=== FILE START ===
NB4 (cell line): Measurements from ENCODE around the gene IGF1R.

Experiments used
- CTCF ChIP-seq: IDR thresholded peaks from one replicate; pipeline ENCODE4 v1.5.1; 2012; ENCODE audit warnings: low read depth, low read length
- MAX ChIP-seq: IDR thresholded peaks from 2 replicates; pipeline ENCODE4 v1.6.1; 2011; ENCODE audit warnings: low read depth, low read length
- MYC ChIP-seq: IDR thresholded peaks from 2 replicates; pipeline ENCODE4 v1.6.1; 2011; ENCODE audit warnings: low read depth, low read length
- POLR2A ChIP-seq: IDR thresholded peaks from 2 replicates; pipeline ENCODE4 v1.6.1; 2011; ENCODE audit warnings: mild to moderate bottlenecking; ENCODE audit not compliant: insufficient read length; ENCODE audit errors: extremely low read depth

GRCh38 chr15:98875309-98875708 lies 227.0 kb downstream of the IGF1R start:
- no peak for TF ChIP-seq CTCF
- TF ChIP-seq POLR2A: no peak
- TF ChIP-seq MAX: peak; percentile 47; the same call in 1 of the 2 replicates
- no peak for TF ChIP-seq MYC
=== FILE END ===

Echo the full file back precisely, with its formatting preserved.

NB4 (cell line): Measurements from ENCODE around the gene IGF1R.

Experiments used
- CTCF ChIP-seq: IDR thresholded peaks from one replicate; pipeline ENCODE4 v1.5.1; 2012; ENCODE audit warnings: low read depth, low read length
- MAX ChIP-seq: IDR thresholded peaks from 2 replicates; pipeline ENCODE4 v1.6.1; 2011; ENCODE audit warnings: low read depth, low read length
- MYC ChIP-seq: IDR thresholded peaks from 2 replicates; pipeline ENCODE4 v1.6.1; 2011; ENCODE audit warnings: low read depth, low read length
- POLR2A ChIP-seq: IDR thresholded peaks from 2 replicates; pipeline ENCODE4 v1.6.1; 2011; ENCODE audit warnings: mild to moderate bottlenecking; ENCODE audit not compliant: insufficient read length; ENCODE audit errors: extremely low read depth

GRCh38 chr15:98875309-98875708 lies 227.0 kb downstream of the IGF1R start:
- no peak for TF ChIP-seq CTCF
- TF ChIP-seq POLR2A: no peak
- TF ChIP-seq MAX: peak; percentile 47; the same call in 1 of the 2 replicates
- no peak for TF ChIP-seq MYC